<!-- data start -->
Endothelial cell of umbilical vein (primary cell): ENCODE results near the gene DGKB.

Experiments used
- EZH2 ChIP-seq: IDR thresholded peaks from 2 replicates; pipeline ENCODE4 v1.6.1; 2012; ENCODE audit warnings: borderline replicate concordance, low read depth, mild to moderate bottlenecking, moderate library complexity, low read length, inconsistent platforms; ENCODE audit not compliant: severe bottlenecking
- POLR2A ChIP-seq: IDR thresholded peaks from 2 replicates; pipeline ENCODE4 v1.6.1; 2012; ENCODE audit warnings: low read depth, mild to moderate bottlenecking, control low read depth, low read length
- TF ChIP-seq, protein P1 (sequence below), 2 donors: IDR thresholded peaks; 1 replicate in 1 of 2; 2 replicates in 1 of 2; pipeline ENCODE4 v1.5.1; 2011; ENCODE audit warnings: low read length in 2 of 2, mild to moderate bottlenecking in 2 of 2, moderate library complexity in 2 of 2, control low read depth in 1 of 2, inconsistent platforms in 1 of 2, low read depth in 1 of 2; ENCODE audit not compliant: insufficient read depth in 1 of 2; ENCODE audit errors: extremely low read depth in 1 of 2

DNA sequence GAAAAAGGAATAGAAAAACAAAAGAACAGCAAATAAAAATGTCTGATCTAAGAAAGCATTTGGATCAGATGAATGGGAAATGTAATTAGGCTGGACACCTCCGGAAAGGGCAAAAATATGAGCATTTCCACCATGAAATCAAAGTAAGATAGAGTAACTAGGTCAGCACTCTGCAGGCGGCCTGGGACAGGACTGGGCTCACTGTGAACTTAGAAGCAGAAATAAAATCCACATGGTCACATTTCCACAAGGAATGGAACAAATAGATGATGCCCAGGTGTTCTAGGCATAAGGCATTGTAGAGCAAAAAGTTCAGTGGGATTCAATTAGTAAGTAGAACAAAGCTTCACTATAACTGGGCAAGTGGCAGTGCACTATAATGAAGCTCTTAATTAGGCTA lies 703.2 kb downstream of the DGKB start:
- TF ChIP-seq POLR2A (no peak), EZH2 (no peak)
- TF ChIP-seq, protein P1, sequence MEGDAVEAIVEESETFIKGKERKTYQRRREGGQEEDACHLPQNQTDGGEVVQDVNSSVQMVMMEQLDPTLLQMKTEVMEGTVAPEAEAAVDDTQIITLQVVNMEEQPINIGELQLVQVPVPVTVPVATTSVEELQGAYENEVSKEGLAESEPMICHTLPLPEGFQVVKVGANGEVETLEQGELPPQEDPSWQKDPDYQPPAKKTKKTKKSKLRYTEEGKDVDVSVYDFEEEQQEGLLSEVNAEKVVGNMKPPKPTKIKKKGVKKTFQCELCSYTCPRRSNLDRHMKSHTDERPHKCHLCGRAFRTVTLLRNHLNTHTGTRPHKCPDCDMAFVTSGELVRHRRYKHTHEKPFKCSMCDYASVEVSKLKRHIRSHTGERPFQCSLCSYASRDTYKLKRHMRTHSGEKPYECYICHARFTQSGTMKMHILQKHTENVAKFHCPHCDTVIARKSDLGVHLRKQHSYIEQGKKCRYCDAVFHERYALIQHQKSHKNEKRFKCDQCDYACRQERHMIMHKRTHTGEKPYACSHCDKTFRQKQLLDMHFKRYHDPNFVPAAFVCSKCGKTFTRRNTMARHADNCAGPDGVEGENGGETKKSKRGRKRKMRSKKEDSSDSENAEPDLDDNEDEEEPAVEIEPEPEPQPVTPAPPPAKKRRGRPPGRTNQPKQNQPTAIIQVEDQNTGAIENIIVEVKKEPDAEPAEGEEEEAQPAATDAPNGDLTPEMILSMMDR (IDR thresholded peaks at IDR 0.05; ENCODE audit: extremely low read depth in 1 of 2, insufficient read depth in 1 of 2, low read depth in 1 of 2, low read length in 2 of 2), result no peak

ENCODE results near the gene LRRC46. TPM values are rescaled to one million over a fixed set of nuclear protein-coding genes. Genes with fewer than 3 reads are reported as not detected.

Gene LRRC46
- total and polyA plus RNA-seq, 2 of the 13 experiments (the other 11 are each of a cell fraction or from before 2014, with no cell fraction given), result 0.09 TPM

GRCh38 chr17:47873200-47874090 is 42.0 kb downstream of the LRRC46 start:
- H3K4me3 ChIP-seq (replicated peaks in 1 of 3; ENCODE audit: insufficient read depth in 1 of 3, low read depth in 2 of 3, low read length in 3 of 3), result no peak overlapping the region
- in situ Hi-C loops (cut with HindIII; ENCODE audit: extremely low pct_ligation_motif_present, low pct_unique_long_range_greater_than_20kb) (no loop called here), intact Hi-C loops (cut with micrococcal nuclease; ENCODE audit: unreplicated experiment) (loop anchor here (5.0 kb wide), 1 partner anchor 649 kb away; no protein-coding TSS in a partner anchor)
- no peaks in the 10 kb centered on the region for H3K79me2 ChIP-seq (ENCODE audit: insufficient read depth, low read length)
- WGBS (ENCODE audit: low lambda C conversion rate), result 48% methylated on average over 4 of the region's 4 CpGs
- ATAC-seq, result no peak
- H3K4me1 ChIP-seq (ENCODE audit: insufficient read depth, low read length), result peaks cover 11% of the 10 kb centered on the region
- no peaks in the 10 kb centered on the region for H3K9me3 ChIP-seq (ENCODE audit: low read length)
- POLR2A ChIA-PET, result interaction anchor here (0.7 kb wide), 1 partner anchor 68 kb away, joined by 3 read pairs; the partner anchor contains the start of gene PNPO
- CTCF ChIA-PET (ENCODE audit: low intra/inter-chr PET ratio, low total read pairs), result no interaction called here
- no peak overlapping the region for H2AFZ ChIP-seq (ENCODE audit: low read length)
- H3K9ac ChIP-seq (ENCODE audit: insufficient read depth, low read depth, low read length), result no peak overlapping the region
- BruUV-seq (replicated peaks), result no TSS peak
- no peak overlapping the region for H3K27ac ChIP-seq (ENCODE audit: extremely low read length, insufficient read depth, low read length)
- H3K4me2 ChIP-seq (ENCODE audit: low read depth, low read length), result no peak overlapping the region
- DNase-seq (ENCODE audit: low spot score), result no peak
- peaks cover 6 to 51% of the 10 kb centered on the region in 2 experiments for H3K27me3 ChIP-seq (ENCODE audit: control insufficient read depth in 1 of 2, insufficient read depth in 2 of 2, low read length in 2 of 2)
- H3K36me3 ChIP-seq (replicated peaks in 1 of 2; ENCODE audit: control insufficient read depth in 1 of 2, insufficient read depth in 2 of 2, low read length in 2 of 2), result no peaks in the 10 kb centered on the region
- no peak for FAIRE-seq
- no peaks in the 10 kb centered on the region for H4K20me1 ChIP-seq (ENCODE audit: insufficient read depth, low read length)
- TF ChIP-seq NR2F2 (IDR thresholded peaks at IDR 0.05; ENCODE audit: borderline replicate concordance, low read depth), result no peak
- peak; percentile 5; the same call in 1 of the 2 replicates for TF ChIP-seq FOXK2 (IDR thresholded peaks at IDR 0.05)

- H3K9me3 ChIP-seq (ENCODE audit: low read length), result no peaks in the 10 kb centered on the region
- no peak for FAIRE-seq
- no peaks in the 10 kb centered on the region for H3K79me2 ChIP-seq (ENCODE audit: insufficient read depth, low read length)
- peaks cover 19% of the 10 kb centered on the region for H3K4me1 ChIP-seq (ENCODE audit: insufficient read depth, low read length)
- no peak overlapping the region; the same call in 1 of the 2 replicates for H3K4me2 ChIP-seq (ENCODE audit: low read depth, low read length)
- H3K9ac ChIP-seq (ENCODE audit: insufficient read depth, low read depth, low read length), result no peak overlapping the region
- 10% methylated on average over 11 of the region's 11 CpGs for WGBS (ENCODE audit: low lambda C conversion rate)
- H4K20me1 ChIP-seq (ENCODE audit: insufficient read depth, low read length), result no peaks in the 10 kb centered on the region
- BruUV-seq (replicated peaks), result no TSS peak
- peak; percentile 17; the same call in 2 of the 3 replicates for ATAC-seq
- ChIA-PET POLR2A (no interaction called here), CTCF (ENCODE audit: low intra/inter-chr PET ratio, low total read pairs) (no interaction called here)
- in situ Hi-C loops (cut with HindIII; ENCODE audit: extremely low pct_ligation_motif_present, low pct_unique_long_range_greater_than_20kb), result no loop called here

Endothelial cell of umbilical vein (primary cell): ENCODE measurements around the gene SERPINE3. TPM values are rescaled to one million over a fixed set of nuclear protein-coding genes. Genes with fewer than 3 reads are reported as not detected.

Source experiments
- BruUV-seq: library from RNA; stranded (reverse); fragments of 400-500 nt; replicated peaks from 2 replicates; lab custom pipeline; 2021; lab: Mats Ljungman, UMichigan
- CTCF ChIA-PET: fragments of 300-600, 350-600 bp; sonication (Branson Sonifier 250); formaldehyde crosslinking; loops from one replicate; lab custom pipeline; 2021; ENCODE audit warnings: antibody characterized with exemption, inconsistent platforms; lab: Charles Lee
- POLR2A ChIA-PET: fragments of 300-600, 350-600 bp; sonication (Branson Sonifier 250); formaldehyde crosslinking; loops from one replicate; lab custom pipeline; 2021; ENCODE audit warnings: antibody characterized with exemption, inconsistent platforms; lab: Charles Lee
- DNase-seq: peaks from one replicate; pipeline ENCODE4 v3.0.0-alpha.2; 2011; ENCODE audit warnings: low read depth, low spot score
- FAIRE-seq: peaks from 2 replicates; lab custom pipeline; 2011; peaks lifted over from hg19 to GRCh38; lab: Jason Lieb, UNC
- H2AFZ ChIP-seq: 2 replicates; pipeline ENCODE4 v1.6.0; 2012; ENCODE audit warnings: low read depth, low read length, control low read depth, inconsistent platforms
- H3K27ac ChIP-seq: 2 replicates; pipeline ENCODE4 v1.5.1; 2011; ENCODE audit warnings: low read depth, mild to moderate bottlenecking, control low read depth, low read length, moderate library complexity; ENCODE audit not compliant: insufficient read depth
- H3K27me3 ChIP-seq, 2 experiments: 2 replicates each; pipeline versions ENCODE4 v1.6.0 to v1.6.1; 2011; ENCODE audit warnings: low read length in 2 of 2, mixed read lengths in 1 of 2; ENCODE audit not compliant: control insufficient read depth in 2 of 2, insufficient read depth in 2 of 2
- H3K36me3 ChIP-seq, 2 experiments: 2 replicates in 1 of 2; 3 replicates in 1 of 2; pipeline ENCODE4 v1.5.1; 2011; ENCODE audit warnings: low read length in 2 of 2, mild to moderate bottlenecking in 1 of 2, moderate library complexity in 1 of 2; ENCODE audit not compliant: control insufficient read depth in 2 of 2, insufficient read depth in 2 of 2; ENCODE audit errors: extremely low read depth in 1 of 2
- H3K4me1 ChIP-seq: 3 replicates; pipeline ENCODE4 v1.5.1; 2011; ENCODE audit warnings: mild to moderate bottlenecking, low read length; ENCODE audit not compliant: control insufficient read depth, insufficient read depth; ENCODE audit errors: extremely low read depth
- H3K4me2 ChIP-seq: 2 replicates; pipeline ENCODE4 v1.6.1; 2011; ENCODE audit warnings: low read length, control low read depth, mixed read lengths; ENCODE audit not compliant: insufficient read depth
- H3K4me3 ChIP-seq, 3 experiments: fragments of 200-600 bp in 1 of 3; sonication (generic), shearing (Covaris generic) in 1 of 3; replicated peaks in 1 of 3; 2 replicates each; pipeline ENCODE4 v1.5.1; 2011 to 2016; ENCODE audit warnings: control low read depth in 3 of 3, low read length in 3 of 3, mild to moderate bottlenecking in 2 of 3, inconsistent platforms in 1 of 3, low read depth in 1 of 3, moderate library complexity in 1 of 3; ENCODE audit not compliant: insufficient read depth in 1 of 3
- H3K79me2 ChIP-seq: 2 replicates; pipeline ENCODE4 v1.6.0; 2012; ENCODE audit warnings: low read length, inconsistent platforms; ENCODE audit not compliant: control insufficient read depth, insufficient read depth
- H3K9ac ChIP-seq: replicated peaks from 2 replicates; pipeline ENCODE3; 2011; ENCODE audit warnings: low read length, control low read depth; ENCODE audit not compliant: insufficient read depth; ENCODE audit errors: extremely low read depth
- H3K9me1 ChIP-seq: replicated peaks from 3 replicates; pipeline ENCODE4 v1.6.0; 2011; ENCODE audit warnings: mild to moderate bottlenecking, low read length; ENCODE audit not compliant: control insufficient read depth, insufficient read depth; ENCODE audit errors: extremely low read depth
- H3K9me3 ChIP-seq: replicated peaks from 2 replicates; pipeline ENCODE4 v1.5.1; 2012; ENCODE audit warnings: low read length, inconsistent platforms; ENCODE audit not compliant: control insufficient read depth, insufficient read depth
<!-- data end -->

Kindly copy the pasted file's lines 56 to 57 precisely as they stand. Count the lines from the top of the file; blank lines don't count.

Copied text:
- H3K36me3 ChIP-seq, 2 experiments: 2 replicates in 1 of 2; 3 replicates in 1 of 2; pipeline ENCODE4 v1.5.1; 2011; ENCODE audit warnings: low read length in 2 of 2, mild to moderate bottlenecking in 1 of 2, moderate library complexity in 1 of 2; ENCODE audit not compliant: control insufficient read depth in 2 of 2, insufficient read depth in 2 of 2; ENCODE audit errors: extremely low read depth in 1 of 2
- H3K4me1 ChIP-seq: 3 replicates; pipeline ENCODE4 v1.5.1; 2011; ENCODE audit warnings: mild to moderate bottlenecking, low read length; ENCODE audit not compliant: control insufficient read depth, insufficient read depth; ENCODE audit errors: extremely low read depth